Millersville consignment shop targets newfound frugality among consumers ANNE ARUNDEL BUSINESS

October 15, 1992|By Lorraine Mirabella | Lorraine Mirabella,Staff Writer

Outside the Millersville shop, a sign reads "Consignment." Bu inside, nothing hints of the old or the used.

Again & Again Kids Consignment smells of fresh paint and new carpet. A colorful border lines the top of the walls. Clothes hanging from the racks have no stains, holes or worn spots.

Most of the clothes have been worn before, though. And that's just fine with Linda Higdon.

"I don't buy anything new anymore," said the Millersville resident, a consignment shop junkie and mother of two boys, ages 10 and 4.

In August, Severna Park resident Lynn Hentschel, who has spent seven years selling retail clothing, opened the store in Northway Shopping Center to deal exclusively in children's clothing, toys and furniture. Again & Again is the newest tenant at the Old Mill Road and Veteran's Highway center, which is anchored by Basics Food Store, Trak Auto, Rite Aid, Subway and Little Caesar's.

The shop pays 50 percent of retail value for clothing in good condition -- no stains, holes or missing buttons. Customers pay about half of what they'd pay for new clothes, often for brands such as Osh Kosh, Carter, Healthtex, Doespun and Levi.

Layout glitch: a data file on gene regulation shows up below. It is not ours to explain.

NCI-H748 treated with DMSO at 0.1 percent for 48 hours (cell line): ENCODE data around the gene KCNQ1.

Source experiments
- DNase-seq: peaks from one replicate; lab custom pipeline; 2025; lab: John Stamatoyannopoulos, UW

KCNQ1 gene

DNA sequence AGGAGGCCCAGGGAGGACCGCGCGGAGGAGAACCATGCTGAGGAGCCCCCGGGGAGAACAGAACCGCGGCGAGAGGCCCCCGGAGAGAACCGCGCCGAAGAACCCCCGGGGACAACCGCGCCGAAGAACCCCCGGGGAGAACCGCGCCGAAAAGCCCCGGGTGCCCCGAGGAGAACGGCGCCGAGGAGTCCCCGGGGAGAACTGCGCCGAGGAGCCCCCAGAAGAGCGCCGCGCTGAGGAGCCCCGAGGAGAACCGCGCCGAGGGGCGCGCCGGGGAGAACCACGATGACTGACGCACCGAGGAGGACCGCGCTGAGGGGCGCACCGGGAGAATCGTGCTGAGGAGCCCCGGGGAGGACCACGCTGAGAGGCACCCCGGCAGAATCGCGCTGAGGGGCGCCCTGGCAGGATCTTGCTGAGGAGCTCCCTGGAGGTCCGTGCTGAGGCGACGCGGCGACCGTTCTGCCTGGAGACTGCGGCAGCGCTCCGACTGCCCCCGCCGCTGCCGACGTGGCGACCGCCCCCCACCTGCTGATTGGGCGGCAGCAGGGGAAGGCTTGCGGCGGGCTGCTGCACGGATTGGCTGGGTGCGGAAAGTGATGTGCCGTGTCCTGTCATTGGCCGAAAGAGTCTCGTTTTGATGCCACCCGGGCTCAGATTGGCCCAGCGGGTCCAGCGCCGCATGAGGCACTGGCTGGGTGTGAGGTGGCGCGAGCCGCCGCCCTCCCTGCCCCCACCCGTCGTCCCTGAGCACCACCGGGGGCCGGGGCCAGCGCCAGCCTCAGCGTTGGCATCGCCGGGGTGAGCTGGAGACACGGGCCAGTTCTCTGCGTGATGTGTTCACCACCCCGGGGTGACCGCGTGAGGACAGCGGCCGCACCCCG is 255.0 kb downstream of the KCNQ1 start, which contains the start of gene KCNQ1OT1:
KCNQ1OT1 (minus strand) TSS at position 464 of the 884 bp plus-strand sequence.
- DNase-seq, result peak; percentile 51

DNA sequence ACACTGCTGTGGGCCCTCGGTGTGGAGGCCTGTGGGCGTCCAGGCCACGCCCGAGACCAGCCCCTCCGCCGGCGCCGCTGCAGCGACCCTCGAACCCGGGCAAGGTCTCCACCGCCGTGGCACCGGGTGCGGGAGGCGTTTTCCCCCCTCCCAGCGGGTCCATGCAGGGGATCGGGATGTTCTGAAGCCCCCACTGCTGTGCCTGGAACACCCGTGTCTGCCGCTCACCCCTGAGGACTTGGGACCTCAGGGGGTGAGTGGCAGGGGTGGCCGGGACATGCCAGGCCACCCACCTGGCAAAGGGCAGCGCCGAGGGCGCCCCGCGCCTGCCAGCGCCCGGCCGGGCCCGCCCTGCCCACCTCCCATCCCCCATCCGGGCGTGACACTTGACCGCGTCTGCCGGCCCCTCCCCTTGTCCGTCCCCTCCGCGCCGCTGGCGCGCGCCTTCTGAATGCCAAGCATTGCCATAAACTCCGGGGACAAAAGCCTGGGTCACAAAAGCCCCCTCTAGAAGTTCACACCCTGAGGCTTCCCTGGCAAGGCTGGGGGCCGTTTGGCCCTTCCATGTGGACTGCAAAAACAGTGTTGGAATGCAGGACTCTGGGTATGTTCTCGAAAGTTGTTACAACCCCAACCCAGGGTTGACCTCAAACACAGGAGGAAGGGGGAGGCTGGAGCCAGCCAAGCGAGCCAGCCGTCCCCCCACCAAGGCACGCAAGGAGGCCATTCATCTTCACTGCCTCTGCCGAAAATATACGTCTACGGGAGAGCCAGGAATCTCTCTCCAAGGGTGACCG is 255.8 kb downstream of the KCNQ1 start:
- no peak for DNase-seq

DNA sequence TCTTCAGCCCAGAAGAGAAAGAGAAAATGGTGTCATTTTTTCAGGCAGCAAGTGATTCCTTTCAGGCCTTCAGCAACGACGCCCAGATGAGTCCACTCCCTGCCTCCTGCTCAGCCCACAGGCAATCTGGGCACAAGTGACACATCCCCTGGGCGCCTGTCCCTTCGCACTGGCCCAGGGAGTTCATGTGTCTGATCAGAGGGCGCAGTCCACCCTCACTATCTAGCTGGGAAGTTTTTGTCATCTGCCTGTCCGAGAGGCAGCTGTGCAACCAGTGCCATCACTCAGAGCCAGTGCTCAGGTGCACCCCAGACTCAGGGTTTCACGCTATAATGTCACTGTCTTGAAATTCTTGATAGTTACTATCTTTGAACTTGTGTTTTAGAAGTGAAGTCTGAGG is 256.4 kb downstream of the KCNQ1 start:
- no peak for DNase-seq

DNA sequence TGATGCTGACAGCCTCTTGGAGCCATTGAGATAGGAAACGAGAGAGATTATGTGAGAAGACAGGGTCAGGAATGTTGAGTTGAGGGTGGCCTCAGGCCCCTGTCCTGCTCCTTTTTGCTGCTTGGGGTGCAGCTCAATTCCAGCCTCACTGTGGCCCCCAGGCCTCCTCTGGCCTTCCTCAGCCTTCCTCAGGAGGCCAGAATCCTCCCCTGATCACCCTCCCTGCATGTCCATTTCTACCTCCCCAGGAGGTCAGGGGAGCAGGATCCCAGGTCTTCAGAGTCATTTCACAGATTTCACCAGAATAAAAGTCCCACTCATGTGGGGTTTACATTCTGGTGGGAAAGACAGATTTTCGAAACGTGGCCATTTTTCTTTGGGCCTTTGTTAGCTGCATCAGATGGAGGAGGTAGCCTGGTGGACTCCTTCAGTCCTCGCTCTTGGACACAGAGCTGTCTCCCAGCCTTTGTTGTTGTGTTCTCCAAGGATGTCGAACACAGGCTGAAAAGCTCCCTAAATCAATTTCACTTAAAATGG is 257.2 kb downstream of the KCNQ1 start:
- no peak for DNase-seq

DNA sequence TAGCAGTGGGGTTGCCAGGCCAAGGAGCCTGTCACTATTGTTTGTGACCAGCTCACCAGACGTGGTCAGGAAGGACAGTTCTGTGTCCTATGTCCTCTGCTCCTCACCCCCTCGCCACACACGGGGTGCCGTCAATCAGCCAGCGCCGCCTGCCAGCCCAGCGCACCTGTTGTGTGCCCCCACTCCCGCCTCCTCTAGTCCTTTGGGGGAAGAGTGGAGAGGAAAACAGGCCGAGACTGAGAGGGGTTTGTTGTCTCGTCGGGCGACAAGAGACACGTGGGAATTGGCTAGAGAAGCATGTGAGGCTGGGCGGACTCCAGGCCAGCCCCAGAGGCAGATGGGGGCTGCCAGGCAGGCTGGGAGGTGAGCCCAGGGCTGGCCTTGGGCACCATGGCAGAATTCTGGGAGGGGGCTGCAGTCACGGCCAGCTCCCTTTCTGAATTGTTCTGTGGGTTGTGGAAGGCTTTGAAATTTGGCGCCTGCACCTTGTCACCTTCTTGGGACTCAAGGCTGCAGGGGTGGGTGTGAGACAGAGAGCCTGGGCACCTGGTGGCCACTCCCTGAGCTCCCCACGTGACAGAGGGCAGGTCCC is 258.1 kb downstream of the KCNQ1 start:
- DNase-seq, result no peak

Ms. Hentschel, who also has 20 years of accounting experience, started the venture after reading a magazine feature about consignment shops. At first she stocked the 1,890-square-foot space with clothing she bought directly from people who'd answered a newspaper ad for used clothing.

She has gotten so much clothing -- sizes 0 to 14 for everyone from newborns to label-conscious teen-agers -- that she had to rent more storage space. The store also buys and sells cradles, bassinets, strollers, walkers, high chairs and Fisher Price toys.

Ms. Hentschel's daughter, Niki Hiner, manages the store that at times has drawn up to 50 customers a day.

"In the '90s, recycling is the thing to do," Ms. Hentschel said. "This is not a new idea, but it's got a lot of public appeal due to the economy."

Mrs. Higdon has come in many times to sell clothes her children have outgrown. Then she buys larger sizes, for about half of what she'd pay for new clothes. She's getting ready to sell off last year's unwanted Christmas toys and buy another batch for this Christmas.

At Again & Again, she even has found larger clothes for her older boy, in sizes not always readily available in most consignment shops, she said.

Mrs. Higdon said she has saved enough at shops like Again & Again -- a handful of which exist in Anne Arundel County -- to quit a full-time job, eliminate hefty day-care expenses and become a stay-at-home mother.

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